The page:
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The Daily Muck

Valerie Plame worked at the Central Intelligence Agency from 1985 to 2006. I am allowed to write that fact which is now both public knowledge and published in the Congressional Record. But Valerie Plame can't include it in her memoir, according to a new court ruling which says the information was classified and has never officially been acknowledged by the CIA. (NY Times)

Six years ago the Army knew that their promotion exams were vulnerable to cheating. Last year that vulnerability was confirmed when the Army discovered that soldiers were downloading copies of exams off the internet. And yet, the Army has only just moved to close the site most visited for "exam assistance." Don't worry about our soldiers, though: already, three copycat sites have popped up to replace the closing of shamschool.com. (Boston Globe)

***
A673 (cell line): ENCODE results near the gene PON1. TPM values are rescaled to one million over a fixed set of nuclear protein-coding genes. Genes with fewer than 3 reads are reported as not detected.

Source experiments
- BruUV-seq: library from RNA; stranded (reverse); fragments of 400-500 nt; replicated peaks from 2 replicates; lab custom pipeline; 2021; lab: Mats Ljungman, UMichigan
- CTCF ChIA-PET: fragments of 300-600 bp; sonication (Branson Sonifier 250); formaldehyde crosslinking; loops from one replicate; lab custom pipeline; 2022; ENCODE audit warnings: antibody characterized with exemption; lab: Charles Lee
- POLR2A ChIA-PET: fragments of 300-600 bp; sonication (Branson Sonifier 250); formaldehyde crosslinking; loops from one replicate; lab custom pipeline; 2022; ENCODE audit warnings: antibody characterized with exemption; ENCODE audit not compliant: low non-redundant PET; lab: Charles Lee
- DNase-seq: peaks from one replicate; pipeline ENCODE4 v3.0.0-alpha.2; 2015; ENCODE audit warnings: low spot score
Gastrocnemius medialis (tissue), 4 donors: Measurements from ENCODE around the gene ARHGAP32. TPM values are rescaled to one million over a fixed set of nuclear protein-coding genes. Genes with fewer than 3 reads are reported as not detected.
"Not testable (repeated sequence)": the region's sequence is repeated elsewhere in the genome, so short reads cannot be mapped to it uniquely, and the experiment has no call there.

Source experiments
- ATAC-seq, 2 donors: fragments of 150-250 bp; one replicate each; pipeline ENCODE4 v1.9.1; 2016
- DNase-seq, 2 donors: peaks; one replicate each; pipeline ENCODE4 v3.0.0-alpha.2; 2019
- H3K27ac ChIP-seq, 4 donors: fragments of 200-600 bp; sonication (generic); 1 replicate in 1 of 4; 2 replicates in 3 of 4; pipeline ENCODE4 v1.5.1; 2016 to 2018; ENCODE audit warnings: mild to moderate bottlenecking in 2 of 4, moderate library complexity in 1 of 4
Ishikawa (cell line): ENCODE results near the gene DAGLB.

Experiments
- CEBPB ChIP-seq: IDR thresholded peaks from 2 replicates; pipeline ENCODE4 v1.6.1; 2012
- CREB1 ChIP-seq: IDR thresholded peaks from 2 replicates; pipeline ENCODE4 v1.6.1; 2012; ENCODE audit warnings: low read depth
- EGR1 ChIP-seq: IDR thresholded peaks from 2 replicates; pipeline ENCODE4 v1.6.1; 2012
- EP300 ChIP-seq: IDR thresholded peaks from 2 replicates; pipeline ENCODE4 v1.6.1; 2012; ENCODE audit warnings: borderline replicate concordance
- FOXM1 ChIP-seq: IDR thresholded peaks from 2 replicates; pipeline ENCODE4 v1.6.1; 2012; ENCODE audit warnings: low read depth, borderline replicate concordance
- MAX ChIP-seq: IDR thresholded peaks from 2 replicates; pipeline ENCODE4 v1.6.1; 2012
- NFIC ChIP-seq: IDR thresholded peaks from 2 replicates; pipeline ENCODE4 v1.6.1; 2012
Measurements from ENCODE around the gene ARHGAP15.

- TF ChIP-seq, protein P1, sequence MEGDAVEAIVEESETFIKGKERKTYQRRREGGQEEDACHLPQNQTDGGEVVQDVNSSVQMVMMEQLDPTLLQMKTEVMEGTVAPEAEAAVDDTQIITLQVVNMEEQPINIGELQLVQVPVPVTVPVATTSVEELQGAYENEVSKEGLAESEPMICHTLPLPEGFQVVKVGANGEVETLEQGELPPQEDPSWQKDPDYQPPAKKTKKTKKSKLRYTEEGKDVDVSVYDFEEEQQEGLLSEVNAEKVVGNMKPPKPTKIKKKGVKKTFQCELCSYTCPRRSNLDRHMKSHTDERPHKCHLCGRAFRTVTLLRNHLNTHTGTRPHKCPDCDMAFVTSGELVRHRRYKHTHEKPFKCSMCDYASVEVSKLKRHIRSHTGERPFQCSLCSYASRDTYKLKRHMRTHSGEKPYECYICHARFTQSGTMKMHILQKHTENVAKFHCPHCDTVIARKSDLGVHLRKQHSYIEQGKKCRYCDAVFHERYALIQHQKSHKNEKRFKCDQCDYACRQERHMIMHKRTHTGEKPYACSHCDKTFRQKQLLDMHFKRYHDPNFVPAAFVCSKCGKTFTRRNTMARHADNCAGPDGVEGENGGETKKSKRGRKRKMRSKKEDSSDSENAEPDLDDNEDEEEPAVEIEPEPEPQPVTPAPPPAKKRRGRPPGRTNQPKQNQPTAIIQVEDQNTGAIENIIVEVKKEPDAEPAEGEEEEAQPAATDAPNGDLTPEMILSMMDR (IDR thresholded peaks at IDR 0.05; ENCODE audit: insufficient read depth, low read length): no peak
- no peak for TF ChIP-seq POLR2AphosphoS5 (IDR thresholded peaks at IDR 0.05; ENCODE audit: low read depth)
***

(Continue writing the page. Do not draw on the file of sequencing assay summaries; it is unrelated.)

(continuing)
"I am hoping that Kyl would not bring it up in an open hearing." Those are the words of an assistant to the Attorney General after Sen. Kyl (R-AZ) privately said he opposed the firing of Arizona U.S. Attorney Paul Charlton. Kyl has since publicly voiced his disappointment that Charlton was fired. Via Think Progress. (Arizona Central)

The District of Columbia has agreed to pay $1 million for improperly rounding up 120 protesters who were demonstrating against the Iraq War, the IMF and the World Bank. (Associated Press)